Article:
Although Ho loves to draw, she says her artwork never really caught the attention of her teachers. “My clients love my watercolour prints, but when I was at school my teacher told me that I was doing it wrong because my colours were not bright enough,” she says. “But I never felt discouraged, because I love drawing so much. During my A-level studies, I kept a diary of the drawings and designs that I had done as part of the coursework assessment. That diary later turned out to provide the turning point in my life.”

After her A-levels, Ho was admitted to a higher diploma programme at Polytechnic University (PolyU) to study fashion retail. “Again I was on the waiting list, and school term was about to begin when I received a call from the school that someone had quit and I got the place,” she says.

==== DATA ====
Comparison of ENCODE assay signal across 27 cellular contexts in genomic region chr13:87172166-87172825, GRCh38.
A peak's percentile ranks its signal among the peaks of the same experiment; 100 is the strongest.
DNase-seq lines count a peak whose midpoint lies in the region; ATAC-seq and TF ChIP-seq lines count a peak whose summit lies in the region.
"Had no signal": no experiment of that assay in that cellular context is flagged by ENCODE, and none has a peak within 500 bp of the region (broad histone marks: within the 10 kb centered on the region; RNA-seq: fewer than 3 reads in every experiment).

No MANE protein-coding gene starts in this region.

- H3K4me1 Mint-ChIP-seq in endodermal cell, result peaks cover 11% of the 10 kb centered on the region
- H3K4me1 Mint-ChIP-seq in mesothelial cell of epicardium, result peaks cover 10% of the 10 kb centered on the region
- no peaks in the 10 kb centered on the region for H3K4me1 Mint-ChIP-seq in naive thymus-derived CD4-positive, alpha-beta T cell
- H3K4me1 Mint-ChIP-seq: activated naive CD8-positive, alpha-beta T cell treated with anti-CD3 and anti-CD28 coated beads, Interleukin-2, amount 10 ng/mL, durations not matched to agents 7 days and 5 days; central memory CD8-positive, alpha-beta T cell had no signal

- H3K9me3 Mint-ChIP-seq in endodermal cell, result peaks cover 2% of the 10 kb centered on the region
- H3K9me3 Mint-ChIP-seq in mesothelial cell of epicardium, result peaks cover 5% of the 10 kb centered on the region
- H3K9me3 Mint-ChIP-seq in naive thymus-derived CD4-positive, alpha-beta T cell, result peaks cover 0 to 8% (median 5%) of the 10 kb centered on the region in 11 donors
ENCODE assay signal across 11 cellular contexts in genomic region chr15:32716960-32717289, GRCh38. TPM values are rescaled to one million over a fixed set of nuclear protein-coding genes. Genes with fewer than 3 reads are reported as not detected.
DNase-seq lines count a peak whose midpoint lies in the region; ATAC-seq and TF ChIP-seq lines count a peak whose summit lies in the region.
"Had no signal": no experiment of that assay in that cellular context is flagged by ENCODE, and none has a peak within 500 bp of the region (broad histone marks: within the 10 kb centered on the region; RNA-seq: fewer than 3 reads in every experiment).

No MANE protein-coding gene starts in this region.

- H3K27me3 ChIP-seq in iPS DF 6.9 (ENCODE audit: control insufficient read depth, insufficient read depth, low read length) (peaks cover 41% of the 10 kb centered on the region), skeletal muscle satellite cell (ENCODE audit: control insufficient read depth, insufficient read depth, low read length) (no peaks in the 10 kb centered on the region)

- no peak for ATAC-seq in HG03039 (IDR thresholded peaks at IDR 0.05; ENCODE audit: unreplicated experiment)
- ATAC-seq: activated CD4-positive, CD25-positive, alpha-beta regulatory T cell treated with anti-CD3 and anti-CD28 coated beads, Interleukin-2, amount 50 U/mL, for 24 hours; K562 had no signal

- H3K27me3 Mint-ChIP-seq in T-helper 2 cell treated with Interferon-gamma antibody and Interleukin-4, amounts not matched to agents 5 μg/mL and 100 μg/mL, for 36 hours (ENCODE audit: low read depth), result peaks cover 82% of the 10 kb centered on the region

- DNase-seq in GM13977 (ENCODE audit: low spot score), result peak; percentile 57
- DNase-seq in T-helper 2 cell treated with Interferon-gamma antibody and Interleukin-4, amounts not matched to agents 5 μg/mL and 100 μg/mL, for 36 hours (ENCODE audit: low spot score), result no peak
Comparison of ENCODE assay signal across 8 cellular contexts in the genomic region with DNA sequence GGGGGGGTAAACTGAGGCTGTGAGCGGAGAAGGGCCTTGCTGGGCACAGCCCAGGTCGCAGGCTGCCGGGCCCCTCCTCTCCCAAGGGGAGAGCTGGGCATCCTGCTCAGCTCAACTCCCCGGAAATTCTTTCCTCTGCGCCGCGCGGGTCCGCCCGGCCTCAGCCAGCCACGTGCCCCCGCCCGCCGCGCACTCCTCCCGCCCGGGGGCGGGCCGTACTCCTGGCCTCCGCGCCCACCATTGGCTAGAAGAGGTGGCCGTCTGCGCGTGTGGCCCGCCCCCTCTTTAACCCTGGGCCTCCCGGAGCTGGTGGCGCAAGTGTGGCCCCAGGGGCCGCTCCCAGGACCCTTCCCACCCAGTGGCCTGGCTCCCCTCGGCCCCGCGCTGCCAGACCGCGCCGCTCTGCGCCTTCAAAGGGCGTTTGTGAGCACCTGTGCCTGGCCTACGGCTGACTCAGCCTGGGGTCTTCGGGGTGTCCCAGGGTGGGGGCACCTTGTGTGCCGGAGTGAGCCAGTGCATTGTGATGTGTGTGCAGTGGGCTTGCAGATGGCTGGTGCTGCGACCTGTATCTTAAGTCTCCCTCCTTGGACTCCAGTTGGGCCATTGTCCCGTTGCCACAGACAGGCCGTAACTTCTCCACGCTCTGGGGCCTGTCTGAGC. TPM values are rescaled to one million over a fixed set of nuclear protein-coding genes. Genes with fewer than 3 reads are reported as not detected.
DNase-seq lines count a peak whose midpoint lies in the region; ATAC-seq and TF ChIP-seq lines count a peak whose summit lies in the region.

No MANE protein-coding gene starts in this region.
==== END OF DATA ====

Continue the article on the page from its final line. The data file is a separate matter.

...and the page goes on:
In her final year, she thought of becoming a fashion buyer, but friends said she could be a designer instead. “My friends told me that the designer was the irreplaceable soul of a brand, so I began looking up fashion design programmes,” she says.

“I ran into a girl studying at Central Saint Martins College of Art and Design in Britain, who helped me with my application. At that time, I had no idea Saint Martins was such a prestigious school. If I had known, I don’t think I would have applied, because of my underwhelming academic record. At the interview I showed them my design diary and they loved it. It really was a blessing. As much as I wanted to study at university, going to school was never a smooth ride for me, and now all of a sudden I had the chance to attend one of the best [fashion institutions] in the world.”